Scientists examine medieval painting at the Tower of London

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A medieval wall painting at the Tower of London has received some special attention from scientists at Nottingham Trent University. Dr Haida Liang and her team of researchers were invited by Historic Royal Palaces to use hi-tech equipment developed at the University to examine the 14th century Byward Tower wall painting – without the need to touch or damage it in any way.

For the past six years, Dr Liang and her team have been refining the development and use of non-invasive techniques for examining paintings and archaeological artefacts.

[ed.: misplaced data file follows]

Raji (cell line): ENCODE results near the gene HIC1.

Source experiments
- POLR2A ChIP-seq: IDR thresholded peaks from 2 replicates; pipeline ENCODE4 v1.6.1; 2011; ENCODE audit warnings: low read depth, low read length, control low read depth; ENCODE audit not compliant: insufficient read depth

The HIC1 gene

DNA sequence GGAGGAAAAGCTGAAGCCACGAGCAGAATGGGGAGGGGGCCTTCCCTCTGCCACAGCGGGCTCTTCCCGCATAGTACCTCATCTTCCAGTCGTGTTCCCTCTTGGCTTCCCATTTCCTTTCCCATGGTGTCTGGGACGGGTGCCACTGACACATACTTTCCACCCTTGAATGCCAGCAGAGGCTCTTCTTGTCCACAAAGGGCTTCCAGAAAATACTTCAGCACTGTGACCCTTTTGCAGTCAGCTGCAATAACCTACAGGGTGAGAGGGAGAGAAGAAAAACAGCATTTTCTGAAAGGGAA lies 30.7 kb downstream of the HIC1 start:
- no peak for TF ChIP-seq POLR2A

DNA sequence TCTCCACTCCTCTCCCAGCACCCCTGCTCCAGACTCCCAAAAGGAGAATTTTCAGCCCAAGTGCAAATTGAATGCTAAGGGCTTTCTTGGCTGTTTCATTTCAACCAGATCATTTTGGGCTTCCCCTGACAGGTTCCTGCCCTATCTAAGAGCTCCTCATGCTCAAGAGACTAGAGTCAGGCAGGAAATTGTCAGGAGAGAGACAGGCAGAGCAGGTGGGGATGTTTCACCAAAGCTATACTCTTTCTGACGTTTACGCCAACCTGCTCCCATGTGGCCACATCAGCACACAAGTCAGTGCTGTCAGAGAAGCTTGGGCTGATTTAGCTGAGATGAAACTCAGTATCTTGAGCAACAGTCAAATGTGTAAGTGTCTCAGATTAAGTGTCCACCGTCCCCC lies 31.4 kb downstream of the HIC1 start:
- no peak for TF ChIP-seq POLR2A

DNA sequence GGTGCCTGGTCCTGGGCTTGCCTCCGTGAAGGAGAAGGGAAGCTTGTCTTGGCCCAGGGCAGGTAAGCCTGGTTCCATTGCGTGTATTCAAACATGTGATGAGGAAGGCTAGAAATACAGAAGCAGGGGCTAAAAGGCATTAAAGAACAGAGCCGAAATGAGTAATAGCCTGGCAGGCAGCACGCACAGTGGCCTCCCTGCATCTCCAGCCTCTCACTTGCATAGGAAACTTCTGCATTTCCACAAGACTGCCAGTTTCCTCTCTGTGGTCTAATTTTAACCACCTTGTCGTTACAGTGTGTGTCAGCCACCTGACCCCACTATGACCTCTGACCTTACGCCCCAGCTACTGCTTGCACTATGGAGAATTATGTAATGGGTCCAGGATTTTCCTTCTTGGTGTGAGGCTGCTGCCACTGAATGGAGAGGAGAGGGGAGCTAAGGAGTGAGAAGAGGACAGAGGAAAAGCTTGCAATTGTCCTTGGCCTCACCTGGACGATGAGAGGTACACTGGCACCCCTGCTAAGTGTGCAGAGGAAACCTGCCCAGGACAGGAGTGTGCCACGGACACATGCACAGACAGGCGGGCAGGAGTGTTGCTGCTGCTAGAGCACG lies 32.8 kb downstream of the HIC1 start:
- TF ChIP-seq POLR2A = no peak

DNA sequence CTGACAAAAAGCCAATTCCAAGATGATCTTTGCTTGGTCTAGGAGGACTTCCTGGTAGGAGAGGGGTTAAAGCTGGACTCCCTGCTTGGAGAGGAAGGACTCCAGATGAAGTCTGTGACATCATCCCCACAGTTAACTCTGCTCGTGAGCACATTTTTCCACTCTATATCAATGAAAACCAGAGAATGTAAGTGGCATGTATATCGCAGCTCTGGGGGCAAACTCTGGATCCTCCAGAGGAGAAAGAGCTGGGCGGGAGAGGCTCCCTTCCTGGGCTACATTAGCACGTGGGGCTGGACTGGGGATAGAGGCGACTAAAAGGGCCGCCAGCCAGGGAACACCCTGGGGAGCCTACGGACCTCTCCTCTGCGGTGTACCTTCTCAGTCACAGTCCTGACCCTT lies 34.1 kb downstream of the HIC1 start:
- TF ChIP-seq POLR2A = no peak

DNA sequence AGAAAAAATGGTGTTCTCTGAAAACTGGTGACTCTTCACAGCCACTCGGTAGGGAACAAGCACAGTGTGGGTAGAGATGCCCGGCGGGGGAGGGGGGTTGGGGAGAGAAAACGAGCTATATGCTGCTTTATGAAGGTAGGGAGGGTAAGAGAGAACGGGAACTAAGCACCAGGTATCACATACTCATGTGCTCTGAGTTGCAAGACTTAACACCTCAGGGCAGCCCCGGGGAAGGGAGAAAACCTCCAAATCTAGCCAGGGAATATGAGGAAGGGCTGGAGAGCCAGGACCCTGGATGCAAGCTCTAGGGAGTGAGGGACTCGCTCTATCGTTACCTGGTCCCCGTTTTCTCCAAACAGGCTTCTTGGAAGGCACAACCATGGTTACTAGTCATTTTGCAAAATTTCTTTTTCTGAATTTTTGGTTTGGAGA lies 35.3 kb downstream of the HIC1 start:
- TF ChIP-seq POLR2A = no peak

One tool at their disposal is a portable Optical Coherence Tomographer (OCT), which allows them to scan the surface and the layers below the surface of an object with infrared light. OCT was originally developed as a medical imaging tool, but by using it to examine paintings, Dr Liang’s team realised that they could reveal details not visible to the naked eye. The depth and distribution of paint and varnish layers, and even an artist’s preparatory drawings can all become clear. These details might often only be discovered through the removal of tiny samples from the painting, something that art curators and conservators would prefer to not have to do....

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